Tesla (NASDAQ:TSLA) is bringing its Model 3 to showrooms on the East Coast, pulling the cloth off at its stores in Manhattan, Boston and Miami. The high-profile appearances will follow recent debuts in Los Angeles and Palo Alto, California. The Model 3 is viewed by many as the car that will either make or break Tesla as a mass market automaker, or perhaps as a company altogether.
San Francisco Fed President John Williams is under consideration by the White House for the post of vice chair of the Fed Board in Washington, WSJ reports. "Of course I welcome opportunities to contribute at the highest level I can if that would help us do our work," he said in a statement. Williams would serve under Jerome Powell, a Fed governor who is set to become Fed chair early next month.
French President Emmanuel Macron has rejected the idea of a tailored Brexit deal, insisting Britain will not be allowed full access to EU markets, including financial services, unless it pays into the EU budget and accepts all its rules. "You want to accept a single market with finance being part of it? Be my guest, but that means financial contributions and accepting European jurisdiction," he said at a joint press conference with Theresa May. ETFs: EWU, DBUK, FKU, DXPS, HEWU, QGBR, FLGB
Muck Rack makes it simple to find people, tweets, or articles that mention any name, keyword, company, hashtag etc. We've compiled this guide to help you make the most of your search.
Selecting a term
Start searching tweets, articles from media outlets, articles mentioned in tweets, journalists'
names, titles and bios with some suggested searches:
Companies or Topics (e.g. iPhone, Microsoft)
Phrases (e.g. "cloud computing") — use quotes to keep the terms together
Twitter handles (e.g. @username) — returns those who have mentioned or replied to
Names (e.g. "David Pogue")
Hashtags (e.g. #sxsw, #london2012)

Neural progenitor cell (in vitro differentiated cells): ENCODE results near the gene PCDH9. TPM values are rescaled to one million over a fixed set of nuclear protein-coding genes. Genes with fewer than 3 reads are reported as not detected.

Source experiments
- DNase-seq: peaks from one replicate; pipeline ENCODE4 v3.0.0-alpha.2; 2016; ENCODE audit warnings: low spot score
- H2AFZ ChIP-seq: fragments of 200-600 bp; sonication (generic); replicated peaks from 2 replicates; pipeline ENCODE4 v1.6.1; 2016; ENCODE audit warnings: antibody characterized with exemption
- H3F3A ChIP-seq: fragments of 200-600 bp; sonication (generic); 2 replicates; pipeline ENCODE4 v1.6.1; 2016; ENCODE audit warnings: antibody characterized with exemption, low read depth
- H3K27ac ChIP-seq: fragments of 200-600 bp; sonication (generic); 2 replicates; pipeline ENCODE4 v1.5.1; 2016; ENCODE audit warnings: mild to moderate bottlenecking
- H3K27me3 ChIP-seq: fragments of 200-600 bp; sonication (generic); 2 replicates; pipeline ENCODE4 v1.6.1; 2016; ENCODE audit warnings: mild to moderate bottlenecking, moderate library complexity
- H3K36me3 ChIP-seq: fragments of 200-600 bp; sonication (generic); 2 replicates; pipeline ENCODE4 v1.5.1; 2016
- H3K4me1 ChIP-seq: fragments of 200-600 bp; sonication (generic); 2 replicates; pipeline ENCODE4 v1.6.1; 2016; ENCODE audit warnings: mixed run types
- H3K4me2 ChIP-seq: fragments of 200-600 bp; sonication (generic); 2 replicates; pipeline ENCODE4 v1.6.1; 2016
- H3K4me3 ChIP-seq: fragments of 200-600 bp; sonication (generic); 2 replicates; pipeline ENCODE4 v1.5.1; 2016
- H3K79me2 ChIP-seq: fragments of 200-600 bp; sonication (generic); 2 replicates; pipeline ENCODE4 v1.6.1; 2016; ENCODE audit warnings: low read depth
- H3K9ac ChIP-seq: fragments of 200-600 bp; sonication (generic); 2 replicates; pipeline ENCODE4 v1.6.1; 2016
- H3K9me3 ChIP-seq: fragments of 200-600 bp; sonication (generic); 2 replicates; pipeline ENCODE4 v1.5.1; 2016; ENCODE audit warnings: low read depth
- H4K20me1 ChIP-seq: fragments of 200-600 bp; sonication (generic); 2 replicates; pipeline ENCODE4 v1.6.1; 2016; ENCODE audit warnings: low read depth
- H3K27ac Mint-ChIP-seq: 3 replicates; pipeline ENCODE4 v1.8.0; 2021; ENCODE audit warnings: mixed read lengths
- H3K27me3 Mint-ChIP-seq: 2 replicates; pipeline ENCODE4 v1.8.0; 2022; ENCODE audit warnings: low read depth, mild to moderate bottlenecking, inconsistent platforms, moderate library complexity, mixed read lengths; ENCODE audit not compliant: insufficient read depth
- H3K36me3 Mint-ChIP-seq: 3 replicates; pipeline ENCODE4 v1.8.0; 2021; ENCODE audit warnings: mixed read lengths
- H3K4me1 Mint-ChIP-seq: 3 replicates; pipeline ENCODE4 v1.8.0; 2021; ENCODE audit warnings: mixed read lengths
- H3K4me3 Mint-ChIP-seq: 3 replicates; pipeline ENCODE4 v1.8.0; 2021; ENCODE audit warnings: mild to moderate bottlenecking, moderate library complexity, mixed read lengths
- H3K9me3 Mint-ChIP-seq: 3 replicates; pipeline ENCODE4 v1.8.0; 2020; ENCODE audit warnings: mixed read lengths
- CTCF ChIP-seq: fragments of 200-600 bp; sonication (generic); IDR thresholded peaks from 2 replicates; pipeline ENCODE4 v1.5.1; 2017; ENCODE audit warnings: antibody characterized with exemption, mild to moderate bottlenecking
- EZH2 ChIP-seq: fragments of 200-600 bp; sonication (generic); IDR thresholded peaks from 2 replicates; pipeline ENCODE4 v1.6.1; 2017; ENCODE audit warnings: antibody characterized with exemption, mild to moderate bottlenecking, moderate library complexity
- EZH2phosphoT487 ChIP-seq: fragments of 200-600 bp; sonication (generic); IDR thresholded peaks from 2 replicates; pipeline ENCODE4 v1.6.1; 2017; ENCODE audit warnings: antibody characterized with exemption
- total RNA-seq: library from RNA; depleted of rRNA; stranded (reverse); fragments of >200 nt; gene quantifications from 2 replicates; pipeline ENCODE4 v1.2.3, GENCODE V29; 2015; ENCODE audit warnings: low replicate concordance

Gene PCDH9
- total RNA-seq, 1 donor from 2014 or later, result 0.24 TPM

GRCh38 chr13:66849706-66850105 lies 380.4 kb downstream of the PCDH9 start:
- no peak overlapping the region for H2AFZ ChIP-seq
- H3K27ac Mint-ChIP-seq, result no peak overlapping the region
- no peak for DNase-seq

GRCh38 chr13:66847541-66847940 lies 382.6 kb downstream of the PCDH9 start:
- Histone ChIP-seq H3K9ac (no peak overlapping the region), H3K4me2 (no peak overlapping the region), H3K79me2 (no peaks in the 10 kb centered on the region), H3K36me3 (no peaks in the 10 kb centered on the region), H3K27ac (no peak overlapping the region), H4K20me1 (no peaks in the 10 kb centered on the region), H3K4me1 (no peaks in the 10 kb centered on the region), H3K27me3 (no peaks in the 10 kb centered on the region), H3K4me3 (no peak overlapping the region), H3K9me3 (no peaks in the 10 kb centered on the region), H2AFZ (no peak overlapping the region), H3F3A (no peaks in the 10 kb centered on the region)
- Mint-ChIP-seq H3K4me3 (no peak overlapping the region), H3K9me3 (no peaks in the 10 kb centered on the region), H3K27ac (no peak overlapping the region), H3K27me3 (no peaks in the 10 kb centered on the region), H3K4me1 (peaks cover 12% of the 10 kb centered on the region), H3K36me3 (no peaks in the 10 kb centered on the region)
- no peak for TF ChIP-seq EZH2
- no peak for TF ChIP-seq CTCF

Bio details (e.g. vegan, Olympics, father)
Muck Rack's Advanced Search allows for many boolean operators.
Find results that mention multiple specified terms, use AND or
+. For example, ensure each result contains both Elon Musk and Mark Zuckerberg by
searching Musk AND Zuckerberg or Musk + Zuckerberg.
Use the operators OR or , to broaden your search when you'd like either of
multiple terms to appear in results. (This is the default behavior of our search when no operators
are used). For example, results will contain either cake or cookie by searching cake OR cookie or cake,cookie
Use NOT or - to subtract results from your search. For
example, searching Disney will yield results about the Walt Disney Company as well as Walt Disney
World Resort. To exclude mentions of Disney World, search for Disney -World or Disney
When using one of these operators with a phrase, enclose it in quotation marks. For example, you can
find results about smartphones excluding Apple's iPhone 4S by searching smartphone -"iPhone
Exact case matching or punctuation
If you're searching for a brand name or keyword that relies on specific punctuation marks or capitalization, you can
find results that match your exact query by adding matchcase: before the keyword you're searching for, like matchcase:E*TRADE .
Use parentheses to separate multiple
boolean phrases. For example, to find journalists talking about having fun in Disney World or
Disneyland, search for ("disney world" OR disneyland) AND fun.
An asterisk can be used to search for any variation of a root word truncated by the asterisk. For example, searching for admin* will return results for administrator, administration, administer, administered, etc.
A near operator is an AND operator where you can control the distance between the words. You can vary the distance the near operation uses by adding a forward slash and number (between 0-99) such as strawberries NEAR/10 "whipped cream", which means the strawberries must exist within 10 words of "whipped cream".